Monday Author: Susanne Skinner
You are not entitled to anything that you did not save and pay for.
In March of this year, FBI agents arrested Huffman as a conspirator in the Varsity Blues Scandal. Along with 49 others, she found herself charged with conspiring to commit honest-services fraud and pled guilty; admitting she paid $15,000 for someone to correct her daughter’s college SAT answers. Prosecutors recommended four months in prison even though the maximum sentence for conspiracy is twenty years.
Last Friday Huffman received a sentence of 14 days in Jail, 250 hours of community service and a $30,000 fine.
There are two ways to look at this. One is to say she fell on her sword, contrite and ready to accept the verdict. The other is to say she stood on the familiar ground of white privilege and entitlement and got a slap on the wrist from a system that dispenses unequal justice.
Getting Caught Makes You Sorry
Speaking as a parent, this scenario is all too familiar. It is the hope of every child caught by a parent that sentencing will be lenient by admitting the transgression.
Determining the difference between full knowledge of the crime and the consequences and those whose remorse stems from being caught is every parent’s disciplinary learning curve.
Huffman is not a child. She knew what she was doing and it was for all the wrong reasons. She was comfortable with those reasons up until the FBI knocked on her door and took her away in handcuffs, which is another way of saying she was fine with her actions until she got caught.
Huffman said she was sorry after she was accused. She also said she was sorry when sentenced. Before that happened, she knowingly paid $15,000 for someone to alter her daughters SAT scores. Growing up we had a word for that. We called it cheating.
Money Does Not Make You Smarter
Her daughter scored 1020 on her first SAT, well below average for college admission. The average SAT score for most college admission is 1538, with a 520 in math, 510 in writing, and 508 in critical reading. Many top universities require a score of 2100 or greater.
When her daughter took the test a second time with the proctor paid by Huffman to correct her answers, her score improved by 400 points to 1420—still below the standard for admission. Even with cheating, this young woman was not prime time college material.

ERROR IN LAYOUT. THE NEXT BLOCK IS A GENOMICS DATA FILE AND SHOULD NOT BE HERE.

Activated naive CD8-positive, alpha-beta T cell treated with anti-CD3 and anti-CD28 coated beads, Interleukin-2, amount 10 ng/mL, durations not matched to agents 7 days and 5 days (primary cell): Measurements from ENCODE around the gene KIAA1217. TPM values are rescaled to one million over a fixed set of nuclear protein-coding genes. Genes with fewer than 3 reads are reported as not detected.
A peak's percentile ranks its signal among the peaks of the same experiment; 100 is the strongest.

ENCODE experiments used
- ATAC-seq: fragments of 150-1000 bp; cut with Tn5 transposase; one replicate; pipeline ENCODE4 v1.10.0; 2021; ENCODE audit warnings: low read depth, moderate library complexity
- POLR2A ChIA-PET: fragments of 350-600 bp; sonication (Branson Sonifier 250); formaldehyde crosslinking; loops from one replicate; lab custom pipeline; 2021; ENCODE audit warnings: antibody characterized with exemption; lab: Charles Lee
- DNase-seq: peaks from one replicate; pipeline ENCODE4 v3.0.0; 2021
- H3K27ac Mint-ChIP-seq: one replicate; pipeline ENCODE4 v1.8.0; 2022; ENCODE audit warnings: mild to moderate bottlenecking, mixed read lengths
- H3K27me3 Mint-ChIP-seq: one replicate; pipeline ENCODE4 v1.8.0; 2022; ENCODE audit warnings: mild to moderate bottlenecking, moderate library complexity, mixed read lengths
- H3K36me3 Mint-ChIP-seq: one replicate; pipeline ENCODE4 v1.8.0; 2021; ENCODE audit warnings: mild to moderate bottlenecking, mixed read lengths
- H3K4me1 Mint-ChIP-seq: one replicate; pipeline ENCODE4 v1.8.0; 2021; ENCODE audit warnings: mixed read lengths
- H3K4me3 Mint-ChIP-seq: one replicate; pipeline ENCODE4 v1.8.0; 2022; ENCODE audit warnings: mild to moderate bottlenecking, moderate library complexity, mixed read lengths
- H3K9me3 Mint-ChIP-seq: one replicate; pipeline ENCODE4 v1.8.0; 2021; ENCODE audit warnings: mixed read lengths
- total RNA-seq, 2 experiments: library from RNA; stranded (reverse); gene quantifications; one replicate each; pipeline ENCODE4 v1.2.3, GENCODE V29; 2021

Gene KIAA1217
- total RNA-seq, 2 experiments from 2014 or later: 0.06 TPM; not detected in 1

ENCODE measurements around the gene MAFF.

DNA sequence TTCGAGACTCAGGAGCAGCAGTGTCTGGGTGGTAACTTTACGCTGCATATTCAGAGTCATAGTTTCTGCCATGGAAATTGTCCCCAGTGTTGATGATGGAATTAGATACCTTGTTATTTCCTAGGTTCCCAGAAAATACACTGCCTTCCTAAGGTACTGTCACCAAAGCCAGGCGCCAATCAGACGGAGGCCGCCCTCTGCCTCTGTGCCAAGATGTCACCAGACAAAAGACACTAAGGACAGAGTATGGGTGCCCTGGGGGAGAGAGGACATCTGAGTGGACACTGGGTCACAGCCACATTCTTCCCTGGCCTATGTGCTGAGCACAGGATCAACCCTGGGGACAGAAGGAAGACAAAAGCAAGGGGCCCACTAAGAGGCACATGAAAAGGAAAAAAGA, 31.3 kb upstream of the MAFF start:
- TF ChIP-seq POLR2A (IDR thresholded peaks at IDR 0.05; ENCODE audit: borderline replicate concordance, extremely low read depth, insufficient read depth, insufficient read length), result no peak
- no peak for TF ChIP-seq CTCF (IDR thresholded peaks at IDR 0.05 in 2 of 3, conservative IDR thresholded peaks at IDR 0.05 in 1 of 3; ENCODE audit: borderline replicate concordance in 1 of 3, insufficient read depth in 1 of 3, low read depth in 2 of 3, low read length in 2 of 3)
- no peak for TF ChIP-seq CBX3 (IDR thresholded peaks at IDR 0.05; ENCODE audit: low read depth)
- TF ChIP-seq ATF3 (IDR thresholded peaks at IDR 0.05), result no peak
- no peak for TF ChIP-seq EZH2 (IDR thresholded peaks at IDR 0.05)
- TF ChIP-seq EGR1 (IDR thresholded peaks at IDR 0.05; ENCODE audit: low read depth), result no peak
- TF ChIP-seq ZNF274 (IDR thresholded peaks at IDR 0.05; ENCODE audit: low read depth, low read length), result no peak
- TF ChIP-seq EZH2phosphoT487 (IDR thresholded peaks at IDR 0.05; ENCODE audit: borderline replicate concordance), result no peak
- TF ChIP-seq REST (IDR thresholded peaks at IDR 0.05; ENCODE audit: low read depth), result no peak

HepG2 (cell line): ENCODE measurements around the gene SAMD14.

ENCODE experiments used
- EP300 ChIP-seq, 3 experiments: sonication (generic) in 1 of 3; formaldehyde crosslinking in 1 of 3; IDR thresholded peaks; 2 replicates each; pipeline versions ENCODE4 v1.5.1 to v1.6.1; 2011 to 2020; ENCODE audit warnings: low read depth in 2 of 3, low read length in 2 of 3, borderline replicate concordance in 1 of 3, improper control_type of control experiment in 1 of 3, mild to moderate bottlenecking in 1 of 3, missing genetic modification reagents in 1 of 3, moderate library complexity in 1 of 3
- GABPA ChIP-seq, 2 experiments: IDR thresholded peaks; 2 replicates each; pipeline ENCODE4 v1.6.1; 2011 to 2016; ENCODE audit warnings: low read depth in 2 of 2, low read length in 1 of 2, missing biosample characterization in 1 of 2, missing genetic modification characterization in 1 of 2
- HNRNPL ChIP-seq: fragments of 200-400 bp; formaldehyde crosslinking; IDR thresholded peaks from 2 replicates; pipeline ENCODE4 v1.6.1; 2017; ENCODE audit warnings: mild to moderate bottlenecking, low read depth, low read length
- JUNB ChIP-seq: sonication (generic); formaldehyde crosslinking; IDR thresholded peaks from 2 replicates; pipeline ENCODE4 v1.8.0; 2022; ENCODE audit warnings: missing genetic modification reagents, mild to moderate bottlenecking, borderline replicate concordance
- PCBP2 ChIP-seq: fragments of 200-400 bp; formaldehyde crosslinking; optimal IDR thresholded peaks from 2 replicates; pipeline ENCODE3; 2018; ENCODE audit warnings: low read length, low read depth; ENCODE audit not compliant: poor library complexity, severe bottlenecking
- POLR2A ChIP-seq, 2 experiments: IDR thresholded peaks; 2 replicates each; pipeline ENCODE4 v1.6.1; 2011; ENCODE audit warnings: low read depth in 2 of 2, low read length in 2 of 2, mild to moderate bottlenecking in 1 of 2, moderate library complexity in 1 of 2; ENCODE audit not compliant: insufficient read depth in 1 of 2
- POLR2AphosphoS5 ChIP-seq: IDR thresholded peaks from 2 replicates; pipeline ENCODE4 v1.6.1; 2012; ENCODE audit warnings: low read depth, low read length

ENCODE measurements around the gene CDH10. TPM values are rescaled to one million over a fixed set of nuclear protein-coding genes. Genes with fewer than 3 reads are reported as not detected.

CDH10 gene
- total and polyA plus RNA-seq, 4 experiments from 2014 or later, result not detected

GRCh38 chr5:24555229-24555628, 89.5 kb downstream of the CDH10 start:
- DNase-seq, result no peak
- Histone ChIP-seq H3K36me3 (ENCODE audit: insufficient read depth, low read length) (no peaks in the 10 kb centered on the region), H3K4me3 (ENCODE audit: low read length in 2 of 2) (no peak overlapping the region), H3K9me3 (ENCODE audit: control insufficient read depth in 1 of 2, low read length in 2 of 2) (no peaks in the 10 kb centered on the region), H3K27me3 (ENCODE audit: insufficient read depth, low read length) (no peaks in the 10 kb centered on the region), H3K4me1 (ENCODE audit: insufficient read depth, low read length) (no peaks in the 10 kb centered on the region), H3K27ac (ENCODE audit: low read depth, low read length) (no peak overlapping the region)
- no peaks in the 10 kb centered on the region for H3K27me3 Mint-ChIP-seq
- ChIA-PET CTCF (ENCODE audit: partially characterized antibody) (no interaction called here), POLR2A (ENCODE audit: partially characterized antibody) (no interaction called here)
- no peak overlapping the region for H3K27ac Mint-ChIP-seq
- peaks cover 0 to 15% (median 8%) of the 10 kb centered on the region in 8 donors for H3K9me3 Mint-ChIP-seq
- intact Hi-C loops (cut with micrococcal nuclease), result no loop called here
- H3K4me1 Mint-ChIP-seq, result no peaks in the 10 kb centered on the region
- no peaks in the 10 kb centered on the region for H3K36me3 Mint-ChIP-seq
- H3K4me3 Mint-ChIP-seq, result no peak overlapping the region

Private school and college prep, tutoring, repeating a year, community college or a gap year were legal options. Those choices were the high roads and, in this case, the roads not taken.
Blind and Biased
Twenty-seven people submitted character reference letters to the judge on behalf of Huffman, including her husband William H. Macy, who wanted the judge to “see who Felicity is in a way that no one else can.” Actually, we already did—famous people being arrested make the news.
According to him, “motherhood has, from the very beginning, frightened Felicity and she has not carried being a mom easily. She’s struggled to find the balance between what the experts say and her common sense.”
Welcome to parenting Miss Huffman, you are not alone. Being a mom is the hardest job in the world, and most of us rise to the occasion, learning the hard way while setting good examples for our children.
I would like to say you are no different from the rest of us but you are. You have a net worth of $20 million, and your letter-writing husband’s wealth stands at $45 million. We are so very different. My children got into college on their own merit.
Our youngest son is about to graduate from the Physician’s Assistant program at Tuft’s Medical School. It is one of the top programs in the United States, with over 6,000 applicants and only 50 seats at the table. He earned his seat.
Huffman’s actions, as well as the 49 others accused, disrespect every student that worked for their education and succeed on their own merit and every parent cheering them on.
Privilege and Prejudice
Where was Macy’s eloquence when his daughter needed academic help? Their combined income means the best private school money can buy. Even if he did not know what his wife did, (he wasn’t charged) he knew his daughter had poor SAT scores and was not Ivy League material.
In her own defense, Huffman claimed her daughters both have learning disabilities, and one of them attended a “very underfunded” public high school with just one college counselor. Like thousands of other kids in thousands of school systems.
These statements represent the worst of entitled white privilege, believing the law does not apply to you and if you break it, the justice system treats you differently because you are special.
Maybe if Felicity spent some of those millions legitimately helping her daughter, she wouldn’t be getting an orange jump suit.
Entitlement and Un-Equal Justice
Benjamin Franklin said, “Justice will not be served until those who are unaffected are as outraged as those who are.” I am outraged and disappointed in the unequal justice her celebrity status and sense of entitlement bought her.
But everything that happens to us is a teachable moment. I want the fourteen days Felicity spends in jail to make up for lessons she failed to learn in her first 56 years. When she completes her sentence and begins community service, I hope she does so with humility, and the grace to give back to the educational system, applicants and students she robbed. Prison is the perfect place to learn that gratitude begins where entitlement ends.
In addition to her legitimate accomplishments, she is now a convicted felon. Therein lies the justice in a system that continues to dole out unequal justice.